Subscribers to the paleoconservative magazine the American Conservative had their personal credit card information and mailing addresses emailed out to dozens of other customers on Tuesday, an apparent glitch in the magazine’s subscription auto-renewal system.
An associate editor said he was not aware of the problem when contacted Tuesday morning, but that it was "very concerning" and the magazine would be looking into it.
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The disclosure of personal subscriber informations comes at a time when the magazine has taken a strongly pro-Edward Snowden editorial line, publishing columns in support of the former NSA contractor whose leak of intelligence sources and methods has dealt a harsh blow to U.S. counterterrorism efforts.
The emails were addressed to individual subscribers but sent to dozens of email addresses.
"We want to let you know that we will renew your subscription to the American Conservative (1-year auto-renewal)," the emails read. "If the information below is correct, no action is required, and your subscription will continue without interruption."
The messages include the last four digits the subscribers’ credit card numbers, their names, and their shipping addresses.
As of Tuesday morning, the Washington Free Beacon had seen more than 20 of these emails.
"What are you doing sending my info to all these people?" one angry subscriber replied to the mass email. "And their information to me? Please discontinue my subscriptoin and remove me from any mailings."
This is the latest hitch in a difficult year for the American Conservative, which has slashed its production schedule and bunked offices with the left-leaning American Prospect as part of a cost-cutting revamp effort.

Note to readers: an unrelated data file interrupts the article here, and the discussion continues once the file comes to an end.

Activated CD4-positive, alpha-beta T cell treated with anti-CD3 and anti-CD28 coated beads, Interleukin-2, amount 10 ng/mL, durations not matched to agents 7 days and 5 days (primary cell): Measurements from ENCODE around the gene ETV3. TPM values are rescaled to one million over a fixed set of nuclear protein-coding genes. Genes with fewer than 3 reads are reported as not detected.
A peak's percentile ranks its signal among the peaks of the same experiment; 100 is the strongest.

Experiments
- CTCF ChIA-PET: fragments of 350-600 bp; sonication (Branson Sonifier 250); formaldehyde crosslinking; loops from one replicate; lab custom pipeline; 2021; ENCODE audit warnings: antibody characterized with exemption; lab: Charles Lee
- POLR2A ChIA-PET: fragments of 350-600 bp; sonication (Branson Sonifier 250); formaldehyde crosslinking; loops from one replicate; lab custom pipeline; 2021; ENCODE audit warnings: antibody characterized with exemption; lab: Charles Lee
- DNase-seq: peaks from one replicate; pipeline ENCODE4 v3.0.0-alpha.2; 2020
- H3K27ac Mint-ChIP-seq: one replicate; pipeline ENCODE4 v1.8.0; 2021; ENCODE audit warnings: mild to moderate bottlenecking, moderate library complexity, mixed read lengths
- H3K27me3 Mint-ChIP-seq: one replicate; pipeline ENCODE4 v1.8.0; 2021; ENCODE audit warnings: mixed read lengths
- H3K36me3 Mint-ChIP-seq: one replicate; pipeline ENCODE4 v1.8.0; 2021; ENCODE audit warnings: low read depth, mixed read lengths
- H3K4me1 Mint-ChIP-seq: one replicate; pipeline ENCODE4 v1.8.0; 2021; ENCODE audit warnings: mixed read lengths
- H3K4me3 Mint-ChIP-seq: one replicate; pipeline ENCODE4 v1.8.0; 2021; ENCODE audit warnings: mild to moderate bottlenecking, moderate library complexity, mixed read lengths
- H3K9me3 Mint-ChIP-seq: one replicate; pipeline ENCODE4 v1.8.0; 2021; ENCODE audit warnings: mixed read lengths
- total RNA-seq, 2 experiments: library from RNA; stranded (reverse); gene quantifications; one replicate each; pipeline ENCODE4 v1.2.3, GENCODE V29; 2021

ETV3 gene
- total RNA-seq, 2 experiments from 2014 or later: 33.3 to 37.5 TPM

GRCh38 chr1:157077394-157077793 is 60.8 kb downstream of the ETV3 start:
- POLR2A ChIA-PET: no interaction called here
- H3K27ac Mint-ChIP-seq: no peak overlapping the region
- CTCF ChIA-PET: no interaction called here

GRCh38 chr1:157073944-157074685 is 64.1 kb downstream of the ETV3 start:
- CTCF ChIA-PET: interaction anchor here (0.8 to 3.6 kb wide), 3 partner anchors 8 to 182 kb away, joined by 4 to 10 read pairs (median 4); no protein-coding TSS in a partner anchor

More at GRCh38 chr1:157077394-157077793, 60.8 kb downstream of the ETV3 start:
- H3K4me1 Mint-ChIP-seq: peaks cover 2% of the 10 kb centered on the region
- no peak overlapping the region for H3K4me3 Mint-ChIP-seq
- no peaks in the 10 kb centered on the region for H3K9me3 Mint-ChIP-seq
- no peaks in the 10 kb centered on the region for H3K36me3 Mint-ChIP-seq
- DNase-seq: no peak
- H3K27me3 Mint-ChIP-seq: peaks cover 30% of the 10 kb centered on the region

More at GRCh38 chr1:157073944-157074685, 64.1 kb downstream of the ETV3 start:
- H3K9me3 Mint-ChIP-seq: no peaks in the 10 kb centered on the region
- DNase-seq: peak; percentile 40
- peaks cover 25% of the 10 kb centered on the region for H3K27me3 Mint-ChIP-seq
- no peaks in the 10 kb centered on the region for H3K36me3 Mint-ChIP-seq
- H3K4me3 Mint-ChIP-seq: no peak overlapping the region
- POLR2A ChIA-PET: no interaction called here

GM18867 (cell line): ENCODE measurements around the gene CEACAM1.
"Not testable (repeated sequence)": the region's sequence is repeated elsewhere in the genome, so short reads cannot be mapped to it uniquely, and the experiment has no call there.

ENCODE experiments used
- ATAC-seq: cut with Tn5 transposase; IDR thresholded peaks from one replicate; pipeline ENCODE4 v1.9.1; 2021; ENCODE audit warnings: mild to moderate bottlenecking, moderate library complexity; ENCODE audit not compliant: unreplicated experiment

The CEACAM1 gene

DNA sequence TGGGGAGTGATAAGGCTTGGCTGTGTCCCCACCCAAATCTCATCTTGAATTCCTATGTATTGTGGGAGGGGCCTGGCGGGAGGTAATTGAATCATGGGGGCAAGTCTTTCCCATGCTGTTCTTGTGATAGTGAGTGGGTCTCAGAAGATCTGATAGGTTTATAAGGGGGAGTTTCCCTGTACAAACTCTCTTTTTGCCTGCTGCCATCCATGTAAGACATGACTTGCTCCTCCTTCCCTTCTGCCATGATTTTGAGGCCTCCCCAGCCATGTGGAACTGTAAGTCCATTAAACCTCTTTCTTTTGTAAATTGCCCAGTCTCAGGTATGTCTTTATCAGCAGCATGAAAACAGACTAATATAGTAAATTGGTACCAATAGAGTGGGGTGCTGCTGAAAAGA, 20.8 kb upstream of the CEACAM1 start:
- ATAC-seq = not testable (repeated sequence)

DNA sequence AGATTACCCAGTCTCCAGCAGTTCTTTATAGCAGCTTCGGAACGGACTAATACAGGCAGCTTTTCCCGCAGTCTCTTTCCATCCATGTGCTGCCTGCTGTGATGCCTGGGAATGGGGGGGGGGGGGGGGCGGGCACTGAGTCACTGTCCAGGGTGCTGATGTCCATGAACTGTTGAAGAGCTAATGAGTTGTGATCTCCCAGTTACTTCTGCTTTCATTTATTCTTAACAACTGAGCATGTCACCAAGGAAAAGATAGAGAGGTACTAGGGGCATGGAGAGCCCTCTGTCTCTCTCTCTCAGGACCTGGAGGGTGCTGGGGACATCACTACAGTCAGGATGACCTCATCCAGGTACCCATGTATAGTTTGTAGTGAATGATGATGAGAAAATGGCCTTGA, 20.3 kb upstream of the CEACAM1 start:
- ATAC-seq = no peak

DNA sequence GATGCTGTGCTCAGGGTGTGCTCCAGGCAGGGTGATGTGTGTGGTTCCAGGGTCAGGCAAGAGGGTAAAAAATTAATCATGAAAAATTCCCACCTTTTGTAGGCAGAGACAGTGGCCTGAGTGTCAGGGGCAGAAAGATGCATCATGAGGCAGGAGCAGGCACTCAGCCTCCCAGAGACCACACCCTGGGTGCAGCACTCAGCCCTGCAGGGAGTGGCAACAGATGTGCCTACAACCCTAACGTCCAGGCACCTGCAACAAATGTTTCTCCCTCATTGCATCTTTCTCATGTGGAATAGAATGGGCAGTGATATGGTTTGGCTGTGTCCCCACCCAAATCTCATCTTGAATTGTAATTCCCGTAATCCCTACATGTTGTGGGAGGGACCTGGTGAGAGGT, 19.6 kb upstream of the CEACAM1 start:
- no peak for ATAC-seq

The Washington Free Beacon reported last November that the Patrick Buchanan-founded magazine had seen its circulation drop in 2013 to an average of just over 6,000 subscribers per issue.
It also parted ways with its long-time publisher Ron Unz last summer. Unz told the Free Beacon he clashed with leadership over financial issues and an alleged decline in website traffic.
The magazine has recently taken to supporting Russian President Vladimir Putin.
In an essay for the January 2014 issue headlined "Russia's right turn: Moscow has reclaimed its 19th-century conservative role," William Lind argued, "American conservatives should welcome the resurgence of a conservative Russia" under President Putin, who has passed laws against gay "propaganda."
The American Conservative also published a pro-Putin column in December by Buchanan, who founded the magazine in 2002.
"While much of American and Western media dismiss him as an authoritarian and reactionary, a throwback, Putin may be seeing the future with more clarity than Americans still caught up in a Cold War paradigm," Buchanan wrote.
Calls to the American Conservative’s customer service line were unanswered, and editor Daniel McCarthy did not immediately return a request for comment.
Update: Editor Daniel McCarthy said the emails were sent by the magazine's vendor, and they were working to resolve the problem.
"As you might imagine, weather conditions across the country are slowing everything down," said McCarthy. "The vendor that sent the emails is closed for the day. From what we can determine, however, a time-selected subset of automatic-renewal subscribers received messages that included the email addresses of some other subscribers from the same subset. We'll know full details soon."